The official word will come tonight at 7 p.m. ET on Lou Dobbs’s show on Fox Business. To refresh your memory:

To qualify for the prime-time debate, candidates must score 2.5 percent or higher in an average of the four most recent national polls through Nov. 4, according to the criteria the network released Tuesday. Candidates below the 2.5 percent average in the polls, but hitting at least 1 percent in one of the four most recent national polls through Nov. 4, will be invited to participate in the earlier debate.

This is a thousand shades of stupid, especially after the pollsters missed Matt Bevin’s win in Kentucky this week by a good 13 points. For starters, if you’re not going to specify which national polls you’re using in advance, then you’re open to the charge that you’ve deliberately ignored polls that are more or less favorable to a particular candidate. For instance, according to RCP’s national tracker, the four most recent national polls are Fox News, Quinnipiac, NBC/WSJ, and IBD/TIPP. The fifth most recent poll is the NYT/CBS survey. Will Fox Business ignore the less well-known IBD poll and use the NYT poll instead, or will it ignore the paper of record and a major broadcast network in favor of IBD? Or will it ignore RCP’s tracker entirely and use the Huffington Post’s tracker instead? The four most recent national polls there are Ipsos/Reuters, Fox News, Quinnipiac, and Morning Consult. Why not those polls instead of the ones tracked by RCP?

This isn’t a cosmetic difference. If you use RCP’s polls, Chris Christie has scored 2, 3, 3, and 1 points in the four most recent polls — an average of 2.25 percent, which means he would miss the cut-off for the main debate next week. If you use HuffPo’s polls, Christie scores 3, 2, 3, and 4 points for an average of three percent, good enough to qualify. If you use RCP’s polls, either Bobby Jindal or Lindsey Graham will miss the undercard debate. Both have zero percent in all recent polls except one: Jindal notched two percent in the IBD poll while Graham notched two percent in NYT/CBS. Depending upon which of those polls Fox Business uses as its fourth poll, one or the other of them will be excluded from the event entirely. Or maybe Fox Business will decide to toss out the WSJ/NBC poll since that one didn’t even include Jindal or Graham in the questioning; in that case, if both the IBD and NYT/CBS polls count then both would qualify for the debate. Or maybe Fox Business will use HuffPo’s polls instead of RCP’s. Jindal and Graham both hit one percent in the latest Ipsos/Reuters poll so both would be in. See how arbitrary this is? Now recall how little credibility the numbers have in the first place given Bevin’s win and ask yourself why polls are being used to shape debate participation in the first place.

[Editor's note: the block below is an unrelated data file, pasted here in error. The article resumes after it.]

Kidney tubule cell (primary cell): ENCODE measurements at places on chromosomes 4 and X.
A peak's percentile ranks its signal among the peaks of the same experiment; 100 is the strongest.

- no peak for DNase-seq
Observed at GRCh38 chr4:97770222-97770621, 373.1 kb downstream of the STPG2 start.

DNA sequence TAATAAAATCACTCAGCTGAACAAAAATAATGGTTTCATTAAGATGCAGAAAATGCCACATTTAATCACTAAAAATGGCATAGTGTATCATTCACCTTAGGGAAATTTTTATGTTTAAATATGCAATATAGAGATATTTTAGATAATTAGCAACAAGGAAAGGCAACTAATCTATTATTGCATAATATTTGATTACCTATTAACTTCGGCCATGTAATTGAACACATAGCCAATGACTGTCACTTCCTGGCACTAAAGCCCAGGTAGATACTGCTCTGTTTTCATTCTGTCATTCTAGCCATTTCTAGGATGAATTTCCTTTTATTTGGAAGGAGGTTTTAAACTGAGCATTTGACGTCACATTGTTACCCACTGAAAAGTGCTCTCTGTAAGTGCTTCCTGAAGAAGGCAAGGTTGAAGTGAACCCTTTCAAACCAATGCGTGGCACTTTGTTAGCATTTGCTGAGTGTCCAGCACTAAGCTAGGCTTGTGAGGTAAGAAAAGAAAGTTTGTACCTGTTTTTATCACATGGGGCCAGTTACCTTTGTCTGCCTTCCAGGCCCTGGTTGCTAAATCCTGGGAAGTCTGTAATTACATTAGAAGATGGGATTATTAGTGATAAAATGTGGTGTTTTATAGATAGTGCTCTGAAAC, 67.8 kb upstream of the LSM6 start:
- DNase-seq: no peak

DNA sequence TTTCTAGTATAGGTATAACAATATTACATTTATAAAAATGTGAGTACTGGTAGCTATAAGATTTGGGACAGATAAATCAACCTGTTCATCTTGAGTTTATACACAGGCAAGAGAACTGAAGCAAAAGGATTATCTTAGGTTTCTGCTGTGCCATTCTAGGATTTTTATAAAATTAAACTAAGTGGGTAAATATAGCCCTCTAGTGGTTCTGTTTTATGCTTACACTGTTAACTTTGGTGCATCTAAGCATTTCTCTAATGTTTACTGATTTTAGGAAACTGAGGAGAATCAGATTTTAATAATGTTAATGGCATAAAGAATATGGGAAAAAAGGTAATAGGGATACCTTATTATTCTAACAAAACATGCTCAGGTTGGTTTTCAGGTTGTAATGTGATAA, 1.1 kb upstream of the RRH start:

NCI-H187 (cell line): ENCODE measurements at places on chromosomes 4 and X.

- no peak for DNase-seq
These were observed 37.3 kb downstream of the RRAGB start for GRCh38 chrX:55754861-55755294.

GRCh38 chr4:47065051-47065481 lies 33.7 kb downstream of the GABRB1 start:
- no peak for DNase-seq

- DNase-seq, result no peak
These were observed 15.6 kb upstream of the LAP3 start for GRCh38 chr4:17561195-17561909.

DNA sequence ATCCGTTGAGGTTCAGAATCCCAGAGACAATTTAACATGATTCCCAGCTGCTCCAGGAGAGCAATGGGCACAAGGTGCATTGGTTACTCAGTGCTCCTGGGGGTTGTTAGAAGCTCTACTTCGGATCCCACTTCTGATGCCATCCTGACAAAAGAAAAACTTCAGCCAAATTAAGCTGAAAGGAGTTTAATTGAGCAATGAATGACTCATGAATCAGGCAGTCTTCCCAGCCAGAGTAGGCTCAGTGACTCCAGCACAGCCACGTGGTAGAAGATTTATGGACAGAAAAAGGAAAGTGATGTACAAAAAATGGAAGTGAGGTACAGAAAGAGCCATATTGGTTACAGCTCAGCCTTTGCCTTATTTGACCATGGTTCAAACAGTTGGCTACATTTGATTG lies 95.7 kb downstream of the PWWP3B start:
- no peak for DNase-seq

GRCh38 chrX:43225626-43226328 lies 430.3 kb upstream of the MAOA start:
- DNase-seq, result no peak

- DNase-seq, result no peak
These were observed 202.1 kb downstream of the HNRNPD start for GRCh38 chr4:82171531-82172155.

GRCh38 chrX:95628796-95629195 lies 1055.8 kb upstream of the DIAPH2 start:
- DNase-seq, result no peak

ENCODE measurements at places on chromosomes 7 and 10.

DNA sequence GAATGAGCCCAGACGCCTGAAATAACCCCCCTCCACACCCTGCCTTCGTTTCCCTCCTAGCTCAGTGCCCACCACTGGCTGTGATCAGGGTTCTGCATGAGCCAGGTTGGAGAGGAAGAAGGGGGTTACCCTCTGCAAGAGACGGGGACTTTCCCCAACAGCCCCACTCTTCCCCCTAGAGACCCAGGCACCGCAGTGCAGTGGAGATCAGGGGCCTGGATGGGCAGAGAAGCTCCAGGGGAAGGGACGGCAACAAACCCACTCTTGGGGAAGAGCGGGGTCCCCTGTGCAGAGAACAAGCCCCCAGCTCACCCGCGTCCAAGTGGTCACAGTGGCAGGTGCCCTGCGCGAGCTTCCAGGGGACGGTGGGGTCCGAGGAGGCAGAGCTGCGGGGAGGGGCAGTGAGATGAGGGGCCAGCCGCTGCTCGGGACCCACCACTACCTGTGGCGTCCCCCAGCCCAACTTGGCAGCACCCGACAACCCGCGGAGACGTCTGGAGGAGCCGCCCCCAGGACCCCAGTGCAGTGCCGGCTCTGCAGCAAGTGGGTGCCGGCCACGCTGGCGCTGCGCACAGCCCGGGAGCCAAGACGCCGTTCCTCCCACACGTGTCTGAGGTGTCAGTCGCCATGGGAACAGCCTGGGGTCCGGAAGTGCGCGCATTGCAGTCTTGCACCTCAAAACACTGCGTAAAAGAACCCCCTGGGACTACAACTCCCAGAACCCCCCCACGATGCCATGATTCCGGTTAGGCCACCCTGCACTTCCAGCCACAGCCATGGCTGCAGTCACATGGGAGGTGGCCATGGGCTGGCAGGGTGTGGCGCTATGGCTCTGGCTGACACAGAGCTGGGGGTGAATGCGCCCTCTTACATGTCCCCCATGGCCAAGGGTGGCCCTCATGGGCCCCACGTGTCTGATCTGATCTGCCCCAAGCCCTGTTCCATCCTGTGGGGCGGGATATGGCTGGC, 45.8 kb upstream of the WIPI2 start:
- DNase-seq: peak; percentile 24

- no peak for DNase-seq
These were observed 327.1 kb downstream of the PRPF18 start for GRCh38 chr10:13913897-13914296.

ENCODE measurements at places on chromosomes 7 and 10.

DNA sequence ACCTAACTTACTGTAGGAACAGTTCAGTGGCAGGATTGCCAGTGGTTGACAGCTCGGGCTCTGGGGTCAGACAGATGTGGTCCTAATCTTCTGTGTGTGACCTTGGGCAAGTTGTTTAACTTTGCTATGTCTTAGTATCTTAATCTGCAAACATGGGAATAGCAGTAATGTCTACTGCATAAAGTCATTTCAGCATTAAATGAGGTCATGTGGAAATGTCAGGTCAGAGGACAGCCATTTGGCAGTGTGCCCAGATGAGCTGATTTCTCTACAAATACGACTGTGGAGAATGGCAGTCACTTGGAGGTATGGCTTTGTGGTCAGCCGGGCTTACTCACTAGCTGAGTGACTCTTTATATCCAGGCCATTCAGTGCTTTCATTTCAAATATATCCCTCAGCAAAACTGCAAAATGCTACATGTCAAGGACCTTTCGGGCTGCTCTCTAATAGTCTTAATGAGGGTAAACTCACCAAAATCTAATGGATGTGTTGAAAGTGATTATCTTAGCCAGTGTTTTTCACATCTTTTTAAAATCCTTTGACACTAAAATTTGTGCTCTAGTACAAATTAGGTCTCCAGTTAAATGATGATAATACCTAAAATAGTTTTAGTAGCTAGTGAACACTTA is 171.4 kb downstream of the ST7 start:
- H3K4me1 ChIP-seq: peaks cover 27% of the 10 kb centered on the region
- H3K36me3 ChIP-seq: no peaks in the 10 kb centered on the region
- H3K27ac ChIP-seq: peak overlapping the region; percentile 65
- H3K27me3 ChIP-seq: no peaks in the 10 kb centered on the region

What makes this extra stupid is that these are all national polls and don’t account for momentum where it counts, in the early states where the first votes will be taken. Bobby Jindal’s at six percent in PPP’s new poll of Iowa, the same as Mike Huckabee and actually a point ahead of Carly Fiorina and Jeb Bush. Chris Christie’s at eight percent in the latest poll of New Hampshire, ahead of Fiorina, Bush, and Ted Cruz, and has seen his favorables rise by double digits in at least one survey. He’s coming off of a solid debate performance and has had a short speech he made on drug addiction viewed by several million people online over the last week. Any sane debate format would take care to include candidates on the main stage when there’s evidence that voters in key states are showing new interest on them, on the theory that early-state voters are paying closer attention to the race right now and might be seeing promise that national Republicans have yet to detect. Christie and Jindal might be longshots but I’d give them both (slightly) better shots at winning a state or two at this point than I’d give the (slightly) higher-polling Mike Huckabee or Rand Paul. And yet it’s Huckabee and Paul who are debate shoo-ins while Christie and Jindal are on the bubble.

And for cripes sake, if you’re going to insist on booting the lower-polling candidates into an undercard debate, at least have the basic common sense to put more candidates in that one than in the main event. The more second-tier candidates participate in the undercard, the greater the incentive is to watch. By limiting the debate to marginalia like Graham and Pataki, you’re basically saying that you’re holding the event as a desultory show of “fairness” rather than as an important forum that undecideds should strongly consider viewing. Sheesh.

Update: Lame.

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